Foto von Ass.-Prof. Dr. Christian Smigiel

Dr. Christian SMIGIEL
Ass.-Prof. / stellvertretender Fachbereichsleiter

Paris Lodron Universität Salzburg / FB Soziologie und Sozialgeographie / Abteilung Sozialwissenschaftliche Geographie
Hellbrunnerstraße 34, A-5020 Salzburg

Tel.: +43-662-8044-5248
Fax.: +43-662-8044-525

Short bio
Christian Smigiel is Assistant Professor of Urban and Social Geography at the University of Salzburg (PLUS). He holds a Diploma in Geography, Political Science and Economics from the University of Münster (WWU). In 2015, he received his Ph.D. from the University of Leipzig for a thesis entitled “Productions of space: materiality, symbolics and everyday life of Sofia’s gated communities”. He has directed several research projects on short-term rentals, financialization, gentrification, smart cities in Austrian, German, and Italian as well as in several Central and Eastern European contexts.

Research interests:
Digital geographies
Socio-spatial inequalities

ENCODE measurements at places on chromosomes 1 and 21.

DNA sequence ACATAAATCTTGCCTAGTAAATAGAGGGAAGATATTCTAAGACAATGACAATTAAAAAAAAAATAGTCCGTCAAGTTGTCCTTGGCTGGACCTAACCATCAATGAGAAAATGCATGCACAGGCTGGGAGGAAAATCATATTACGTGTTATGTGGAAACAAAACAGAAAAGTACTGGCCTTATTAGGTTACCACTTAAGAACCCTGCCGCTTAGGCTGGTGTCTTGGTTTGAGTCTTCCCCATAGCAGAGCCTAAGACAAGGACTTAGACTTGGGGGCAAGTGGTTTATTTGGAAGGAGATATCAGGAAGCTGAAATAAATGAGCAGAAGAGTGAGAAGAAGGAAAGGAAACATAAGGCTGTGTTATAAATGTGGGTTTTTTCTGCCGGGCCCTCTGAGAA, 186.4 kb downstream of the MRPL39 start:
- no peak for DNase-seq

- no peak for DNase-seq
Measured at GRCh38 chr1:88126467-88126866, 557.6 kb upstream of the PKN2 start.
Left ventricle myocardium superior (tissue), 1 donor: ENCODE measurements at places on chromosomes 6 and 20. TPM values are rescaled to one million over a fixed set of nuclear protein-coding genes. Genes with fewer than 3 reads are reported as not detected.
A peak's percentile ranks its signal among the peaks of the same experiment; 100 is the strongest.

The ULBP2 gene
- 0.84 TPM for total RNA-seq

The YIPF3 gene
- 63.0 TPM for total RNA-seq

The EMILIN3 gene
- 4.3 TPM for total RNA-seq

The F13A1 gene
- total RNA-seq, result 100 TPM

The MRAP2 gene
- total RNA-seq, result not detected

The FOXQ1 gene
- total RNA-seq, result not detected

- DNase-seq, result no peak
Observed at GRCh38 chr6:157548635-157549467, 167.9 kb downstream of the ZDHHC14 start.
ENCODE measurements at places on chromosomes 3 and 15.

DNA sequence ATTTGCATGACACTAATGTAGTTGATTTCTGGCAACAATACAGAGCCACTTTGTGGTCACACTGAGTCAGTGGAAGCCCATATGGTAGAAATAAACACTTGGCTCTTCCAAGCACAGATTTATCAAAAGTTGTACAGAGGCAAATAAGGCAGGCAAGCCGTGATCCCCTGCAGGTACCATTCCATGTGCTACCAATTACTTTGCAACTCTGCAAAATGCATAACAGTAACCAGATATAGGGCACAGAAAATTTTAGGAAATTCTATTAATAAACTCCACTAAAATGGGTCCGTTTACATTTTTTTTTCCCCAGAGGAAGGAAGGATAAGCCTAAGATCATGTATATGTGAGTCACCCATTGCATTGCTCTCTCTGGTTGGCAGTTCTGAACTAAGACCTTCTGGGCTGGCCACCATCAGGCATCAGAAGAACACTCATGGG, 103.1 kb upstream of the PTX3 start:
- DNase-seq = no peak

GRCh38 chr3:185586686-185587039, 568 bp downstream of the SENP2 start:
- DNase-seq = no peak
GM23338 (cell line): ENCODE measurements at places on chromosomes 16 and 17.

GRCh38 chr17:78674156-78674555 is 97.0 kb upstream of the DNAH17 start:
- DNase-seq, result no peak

Critical urban studies
Critical urban planning
Housing studies
Urban politics

Selected publications:
Smigiel, C. (2021): Wohnungsfrage(n) – Multiple Perspektiven auf ein zentrales Themenfeld sozialwissenschaftlicher Forschung konkretisiert am Beispiel Kurzzeitvermietung. In: GW-UNTERRICHT 163, 3. S. 5-18. DOI:

Cocola-Gant, A.; Hof, A.; Smigiel, C. & Yrigoy, I. (2021): Short-term rentals as a new urban frontier – evidence from European cities. In: Environment and Planning A. Vol. 53(7) 1601–1608. DOI:

Smigiel, C. (2020): Why it did not work? Reflections over regulating Airbnb and the complexity and agency of platform capitalism. In: GEOGRAFICA HELVETICA. 75, pp.253-257. DOI:

Smigiel, C. (2020): Behind The Smart City: Theoretische Einordnungen und empirische Erkenntnisse einer multiskalaren Strategie am Beispiel Österreichs. In: GEOGRAPHISCHE ZEITSCHRIFT. Vol. 108, 1, pp.39-62. DOI:

Smigiel, C. (2019): Urban political strategies in times of crisis: A multi-scalar perspective on smart cities in Italy. In: EUROPEAN URBAN & REGIONAL STUDIES, 26 (4), pp. 336-348. DOI: